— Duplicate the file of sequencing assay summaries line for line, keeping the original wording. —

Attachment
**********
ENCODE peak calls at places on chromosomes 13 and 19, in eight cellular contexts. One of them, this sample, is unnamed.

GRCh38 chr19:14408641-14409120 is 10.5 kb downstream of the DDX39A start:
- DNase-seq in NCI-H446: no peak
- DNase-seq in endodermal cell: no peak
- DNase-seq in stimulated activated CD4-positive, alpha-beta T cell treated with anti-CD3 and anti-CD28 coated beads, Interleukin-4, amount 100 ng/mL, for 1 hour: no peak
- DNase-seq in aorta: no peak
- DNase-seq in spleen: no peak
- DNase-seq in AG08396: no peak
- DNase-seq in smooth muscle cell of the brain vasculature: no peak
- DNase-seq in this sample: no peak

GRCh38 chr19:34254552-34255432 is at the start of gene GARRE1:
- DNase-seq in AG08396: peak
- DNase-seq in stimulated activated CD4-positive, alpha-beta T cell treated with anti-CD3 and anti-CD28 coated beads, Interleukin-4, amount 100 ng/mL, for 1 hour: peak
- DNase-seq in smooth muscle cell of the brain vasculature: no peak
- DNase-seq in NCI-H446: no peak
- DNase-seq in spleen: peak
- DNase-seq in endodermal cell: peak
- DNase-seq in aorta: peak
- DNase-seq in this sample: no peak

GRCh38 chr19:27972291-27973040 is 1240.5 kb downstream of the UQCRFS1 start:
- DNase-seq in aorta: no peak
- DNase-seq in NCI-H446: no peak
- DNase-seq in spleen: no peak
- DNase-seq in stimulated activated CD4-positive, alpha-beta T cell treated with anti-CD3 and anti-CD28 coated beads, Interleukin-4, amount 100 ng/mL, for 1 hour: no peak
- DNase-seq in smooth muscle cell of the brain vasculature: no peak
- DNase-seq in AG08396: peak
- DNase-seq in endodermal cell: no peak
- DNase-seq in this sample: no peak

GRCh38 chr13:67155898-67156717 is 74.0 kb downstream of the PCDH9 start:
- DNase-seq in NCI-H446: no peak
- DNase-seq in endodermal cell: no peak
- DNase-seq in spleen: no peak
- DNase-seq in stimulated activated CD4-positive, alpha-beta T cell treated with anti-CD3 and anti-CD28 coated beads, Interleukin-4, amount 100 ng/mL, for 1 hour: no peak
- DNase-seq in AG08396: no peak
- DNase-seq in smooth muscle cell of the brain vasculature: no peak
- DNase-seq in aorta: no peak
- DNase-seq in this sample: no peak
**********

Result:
ENCODE peak calls at places on chromosomes 13 and 19, in eight cellular contexts. One of them, this sample, is unnamed.

GRCh38 chr19:14408641-14409120 is 10.5 kb downstream of the DDX39A start:
- DNase-seq in NCI-H446: no peak
- DNase-seq in endodermal cell: no peak
- DNase-seq in stimulated activated CD4-positive, alpha-beta T cell treated with anti-CD3 and anti-CD28 coated beads, Interleukin-4, amount 100 ng/mL, for 1 hour: no peak
- DNase-seq in aorta: no peak
- DNase-seq in spleen: no peak
- DNase-seq in AG08396: no peak
- DNase-seq in smooth muscle cell of the brain vasculature: no peak
- DNase-seq in this sample: no peak

GRCh38 chr19:34254552-34255432 is at the start of gene GARRE1:
- DNase-seq in AG08396: peak
- DNase-seq in stimulated activated CD4-positive, alpha-beta T cell treated with anti-CD3 and anti-CD28 coated beads, Interleukin-4, amount 100 ng/mL, for 1 hour: peak
- DNase-seq in smooth muscle cell of the brain vasculature: no peak
- DNase-seq in NCI-H446: no peak
- DNase-seq in spleen: peak
- DNase-seq in endodermal cell: peak
- DNase-seq in aorta: peak
- DNase-seq in this sample: no peak

GRCh38 chr19:27972291-27973040 is 1240.5 kb downstream of the UQCRFS1 start:
- DNase-seq in aorta: no peak
- DNase-seq in NCI-H446: no peak
- DNase-seq in spleen: no peak
- DNase-seq in stimulated activated CD4-positive, alpha-beta T cell treated with anti-CD3 and anti-CD28 coated beads, Interleukin-4, amount 100 ng/mL, for 1 hour: no peak
- DNase-seq in smooth muscle cell of the brain vasculature: no peak
- DNase-seq in AG08396: peak
- DNase-seq in endodermal cell: no peak
- DNase-seq in this sample: no peak

GRCh38 chr13:67155898-67156717 is 74.0 kb downstream of the PCDH9 start:
- DNase-seq in NCI-H446: no peak
- DNase-seq in endodermal cell: no peak
- DNase-seq in spleen: no peak
- DNase-seq in stimulated activated CD4-positive, alpha-beta T cell treated with anti-CD3 and anti-CD28 coated beads, Interleukin-4, amount 100 ng/mL, for 1 hour: no peak
- DNase-seq in AG08396: no peak
- DNase-seq in smooth muscle cell of the brain vasculature: no peak
- DNase-seq in aorta: no peak
- DNase-seq in this sample: no peak